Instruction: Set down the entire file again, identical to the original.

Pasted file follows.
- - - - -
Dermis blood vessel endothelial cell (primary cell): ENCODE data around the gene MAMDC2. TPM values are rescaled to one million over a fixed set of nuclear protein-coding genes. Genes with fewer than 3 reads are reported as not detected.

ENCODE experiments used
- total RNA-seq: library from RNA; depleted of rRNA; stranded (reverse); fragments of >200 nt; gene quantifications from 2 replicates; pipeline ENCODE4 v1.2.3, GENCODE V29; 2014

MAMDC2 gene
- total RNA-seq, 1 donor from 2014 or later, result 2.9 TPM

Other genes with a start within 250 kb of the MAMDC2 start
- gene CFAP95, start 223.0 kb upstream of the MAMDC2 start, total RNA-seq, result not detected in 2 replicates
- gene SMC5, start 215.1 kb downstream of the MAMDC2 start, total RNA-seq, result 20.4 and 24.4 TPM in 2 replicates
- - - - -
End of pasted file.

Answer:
Dermis blood vessel endothelial cell (primary cell): ENCODE data around the gene MAMDC2. TPM values are rescaled to one million over a fixed set of nuclear protein-coding genes. Genes with fewer than 3 reads are reported as not detected.

ENCODE experiments used
- total RNA-seq: library from RNA; depleted of rRNA; stranded (reverse); fragments of >200 nt; gene quantifications from 2 replicates; pipeline ENCODE4 v1.2.3, GENCODE V29; 2014

MAMDC2 gene
- total RNA-seq, 1 donor from 2014 or later, result 2.9 TPM

Other genes with a start within 250 kb of the MAMDC2 start
- gene CFAP95, start 223.0 kb upstream of the MAMDC2 start, total RNA-seq, result not detected in 2 replicates
- gene SMC5, start 215.1 kb downstream of the MAMDC2 start, total RNA-seq, result 20.4 and 24.4 TPM in 2 replicates